The twin cities of Rawalpindi and Islamabad lie against the backdrop of Margalla Hills on the Pqtohar plateau. On the basis of archaeological discov- eries, archaeologists believe that a distinct culture flourished on this plateau as far back as 3,000 years.
The material remains found on the site of the city of Rawalpindi prove the existence of a Buddhist establishment contemporary to Taxila but less celebrated than its neighbour. It appears that the ancient city went into obliv!on as a result of the Hun devastation. The first Muslim inyader, Mahmood of Ghazni (979- 1030 AD), gifted the ruined city to a Gakkhar Chief, Kai Gohar. The town, how- ever, being on invaders' route, coUld not prosper and remained deserted until Jhanda Khan, another Gakkhar Chief, restored it and gave the name of Rawalpindi after the village Rawal in 1493 AD. Rawalpindi remained under the rule of Gakkhars till Muqarrab Khan, the last Gakkhar ruler, was defeated by Sikhs in 1765 AD. Sikhs invited traders from other places to settle here. This brought the city into prominence. Sikhs lost the city to British in 1849 AD. It then became the General Headquarters of British Army and they established a Qantonment south of the old city. In 1879, the Punjab Northern Railway was added to to Rawalpindi but the train service was formally inaugurated on January 01,1886.
Over the years, Rawalpindi has retained its traditional flavour. However, some modern residential areas and buildings have come up allover the town since the creation of Pakistan. Pakistan's new capital, Islamabad being the twin city of Rawalpindi, equally shares the same archaeological and historical back- ground.
Old City and Bazaars The bazaars of the old city offer exciting bargains. You can leisurely browse in the quaint old shops in Saddar bazaar, Moti bazaar, Raja bazaar and Kashmiri bazaar while Sarafa bazaar is famous for beaten gold and siiver jewellery, brass and copper-ware.
Rawalpindi specializes in handicrafts such as inlaid sheesham and walnut fur- niture, Kashmiri shawls and jackets, embroidered and woolen' Kurtas' and household linen, Potohar Jooties and Chap pals (slippers), cane baskets and furniture, walking sticks and hand-woven Kashmiri and Bokhara carpets. You can go shopping for these items at handicraft and carpet shops in Saddar bazaar, especially around Flashman's Hotel and Rawalpindi Club building on the Mall.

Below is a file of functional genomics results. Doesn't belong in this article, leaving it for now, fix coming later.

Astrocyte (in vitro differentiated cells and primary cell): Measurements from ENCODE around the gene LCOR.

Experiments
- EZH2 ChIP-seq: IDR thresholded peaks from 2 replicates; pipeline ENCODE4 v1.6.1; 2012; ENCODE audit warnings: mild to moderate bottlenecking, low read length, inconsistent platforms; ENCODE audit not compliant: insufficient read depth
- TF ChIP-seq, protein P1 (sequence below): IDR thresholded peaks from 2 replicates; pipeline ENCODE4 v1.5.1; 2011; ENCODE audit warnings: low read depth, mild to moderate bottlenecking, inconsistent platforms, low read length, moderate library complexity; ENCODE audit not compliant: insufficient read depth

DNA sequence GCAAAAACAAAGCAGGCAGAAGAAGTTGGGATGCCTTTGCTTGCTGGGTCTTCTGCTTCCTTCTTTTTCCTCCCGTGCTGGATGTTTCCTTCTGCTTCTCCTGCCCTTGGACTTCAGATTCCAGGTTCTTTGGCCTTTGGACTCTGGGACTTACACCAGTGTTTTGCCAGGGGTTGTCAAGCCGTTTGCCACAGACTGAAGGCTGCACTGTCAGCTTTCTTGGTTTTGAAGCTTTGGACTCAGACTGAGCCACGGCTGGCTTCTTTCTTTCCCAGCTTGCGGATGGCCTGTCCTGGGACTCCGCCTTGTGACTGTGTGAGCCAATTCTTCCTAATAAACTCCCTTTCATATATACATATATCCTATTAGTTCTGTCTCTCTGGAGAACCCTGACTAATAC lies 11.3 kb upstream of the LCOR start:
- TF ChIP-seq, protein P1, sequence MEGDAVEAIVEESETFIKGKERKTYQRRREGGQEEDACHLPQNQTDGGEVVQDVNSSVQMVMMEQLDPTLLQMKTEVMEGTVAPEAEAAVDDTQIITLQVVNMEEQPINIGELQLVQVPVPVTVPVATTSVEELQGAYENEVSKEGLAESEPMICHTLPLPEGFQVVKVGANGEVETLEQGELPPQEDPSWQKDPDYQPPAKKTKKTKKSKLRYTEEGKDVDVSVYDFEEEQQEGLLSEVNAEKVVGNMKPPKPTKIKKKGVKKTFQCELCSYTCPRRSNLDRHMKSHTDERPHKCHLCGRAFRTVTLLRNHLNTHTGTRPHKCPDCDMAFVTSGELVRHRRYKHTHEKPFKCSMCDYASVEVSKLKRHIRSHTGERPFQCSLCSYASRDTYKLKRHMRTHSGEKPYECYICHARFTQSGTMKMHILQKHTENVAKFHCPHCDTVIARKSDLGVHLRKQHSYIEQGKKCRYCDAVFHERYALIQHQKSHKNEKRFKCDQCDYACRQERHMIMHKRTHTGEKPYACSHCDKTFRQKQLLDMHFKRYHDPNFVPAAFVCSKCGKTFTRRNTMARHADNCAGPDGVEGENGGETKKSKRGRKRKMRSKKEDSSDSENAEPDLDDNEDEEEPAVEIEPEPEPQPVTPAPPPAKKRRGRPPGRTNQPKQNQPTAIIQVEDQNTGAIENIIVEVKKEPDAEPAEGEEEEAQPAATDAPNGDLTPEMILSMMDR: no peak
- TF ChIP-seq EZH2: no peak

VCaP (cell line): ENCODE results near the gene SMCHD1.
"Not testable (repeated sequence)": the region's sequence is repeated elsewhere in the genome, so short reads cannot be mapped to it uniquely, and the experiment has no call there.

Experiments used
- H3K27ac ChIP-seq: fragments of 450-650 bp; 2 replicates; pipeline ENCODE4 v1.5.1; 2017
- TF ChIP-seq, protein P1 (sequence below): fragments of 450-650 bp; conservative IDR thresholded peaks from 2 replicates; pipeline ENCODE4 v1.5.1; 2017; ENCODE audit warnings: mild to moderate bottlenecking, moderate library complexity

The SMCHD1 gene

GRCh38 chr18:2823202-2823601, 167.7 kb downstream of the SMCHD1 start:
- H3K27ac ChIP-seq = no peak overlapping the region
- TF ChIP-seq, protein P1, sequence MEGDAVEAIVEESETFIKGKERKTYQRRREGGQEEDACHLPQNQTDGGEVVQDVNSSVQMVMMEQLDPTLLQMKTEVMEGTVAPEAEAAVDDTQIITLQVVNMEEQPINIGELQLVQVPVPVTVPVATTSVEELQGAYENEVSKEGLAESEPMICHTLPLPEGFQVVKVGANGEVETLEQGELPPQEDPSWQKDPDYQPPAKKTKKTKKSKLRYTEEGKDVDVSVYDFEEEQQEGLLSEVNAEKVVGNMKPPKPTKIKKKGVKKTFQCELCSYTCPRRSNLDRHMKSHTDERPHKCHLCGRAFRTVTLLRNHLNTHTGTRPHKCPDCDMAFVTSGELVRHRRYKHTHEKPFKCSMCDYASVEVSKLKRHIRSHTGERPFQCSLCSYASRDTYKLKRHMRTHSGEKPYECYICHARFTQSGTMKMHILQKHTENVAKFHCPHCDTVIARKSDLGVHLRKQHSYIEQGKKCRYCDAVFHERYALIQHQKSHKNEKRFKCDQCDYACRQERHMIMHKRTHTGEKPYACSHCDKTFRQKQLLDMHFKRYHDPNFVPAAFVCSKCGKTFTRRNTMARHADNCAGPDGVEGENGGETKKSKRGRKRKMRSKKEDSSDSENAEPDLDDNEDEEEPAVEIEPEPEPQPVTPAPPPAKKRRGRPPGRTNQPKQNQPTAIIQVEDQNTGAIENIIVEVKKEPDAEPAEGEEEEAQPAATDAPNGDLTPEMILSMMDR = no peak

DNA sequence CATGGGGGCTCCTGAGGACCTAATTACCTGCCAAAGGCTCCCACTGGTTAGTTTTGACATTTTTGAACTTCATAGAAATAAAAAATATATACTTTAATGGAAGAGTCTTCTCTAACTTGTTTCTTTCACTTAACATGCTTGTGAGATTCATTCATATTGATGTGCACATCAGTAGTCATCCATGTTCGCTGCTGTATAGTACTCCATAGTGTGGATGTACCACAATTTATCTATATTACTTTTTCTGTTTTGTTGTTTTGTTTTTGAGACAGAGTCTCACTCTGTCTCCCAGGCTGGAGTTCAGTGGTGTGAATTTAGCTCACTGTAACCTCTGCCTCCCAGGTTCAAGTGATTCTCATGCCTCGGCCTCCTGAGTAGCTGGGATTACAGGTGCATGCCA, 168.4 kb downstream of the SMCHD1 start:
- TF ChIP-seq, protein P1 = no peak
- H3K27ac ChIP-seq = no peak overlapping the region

This hall was built in memory of late Mr. Liaquat Ali Khan the first Prime Minister of Pakistan. It has a large auditorium and library. Art exhibitions, cul- tural shows and stage plays are performed here frequently. A well-laid garden with sports facilities and chiidren's park has been deve)oped near the hall.
Ayub National Park is located beyond the old Presidency on JehlumRoad. It covers an area of about 2,300 acres and has a play-land, lake with boating facility, an aquarium and a garden-restaurant.
Rawalplndl Golf Course Situated near Ayub National Park, Rawalpindi Golf Course was completed in 1926 by Rawalpindi Golf Club, one of the oldest golf clubs otPakistan, found- ed on 2nd November 1885. The facility was initially developed as a nine-hole course. After several phases of development, it is now converted intQ a 27 -hole course. The club is being patronized by the successive Presidents of Pakistan. From the elegant clubhouse, one can have a wonderful panorama of Faisal Mosque, the twin cities of Islamabad and Rawalpindi and the Golf Course itself. Major national golf tournaments are held here regularly. For more infor- mation, please contact the Assistant Secretary, Rawalpindi Golf Club, Jehlum Road, Rawaipindi (Tel: 56131346).
Rawalplndl Public Park and Cricket Stadium Rawalpindi Public Park is located on Murree Road nearShamsabad. The Park was opened for public in 1991. It has a playland for children, grassy lawns, fountains and flower beds. A cricket stadium was built in 1992 just opposite the Public Park. The 1992 World Cup Cricket matches were held on this cricket ground. The stadium is equipped with all modern facilities.
Islamabad, the capital of Pakistan, is located against the backdrop of Margalla Hills at the northern edge of Potohar Plateau. In contrast to its twin city Rawalpindi, it is lush green, spacious and peaceful.
The master plan of this most modern city was prepared in 1960 by MIS Constantinos Doxiades, a Greek firm of Architects. Construction was started in October 1961. The city came into life on 26 October 1966, when the first office building of Islamabad was occupied.. It is a modern and carefully planned city.
There are ample opportunities for walking hiking and trekking around Islamabad in the Margalla Hills.
This 20,360 sq. meters rose garden is famous for its roses. It has 250 different varieties of roses as well as a dozen types of Jasmines. Flower shows are occasionally held here, particularly during spring. Nearby is the Tourist Camping Site.
Shakarparian hills are situated near Zero Point, at a height of 609 meters. Its terraced garden offers pleasant and sweeping vistas of Margalla and Murree hills, Rawal Lake, Rawalpindi and Islamabad. Snack Bar facilities are available.
This glistening man-made lake covers an area of 8.8 sq. km. The terraced gar- den and the lake are ideal for picnic, fishing and boating. The highest point in the garden commands a panoramic view of the Jake, Margalla and Murree hills, Rawalpindi and Islamabad. The PTDC Jaltarang Restaurant offers snack bar facilities for visitors.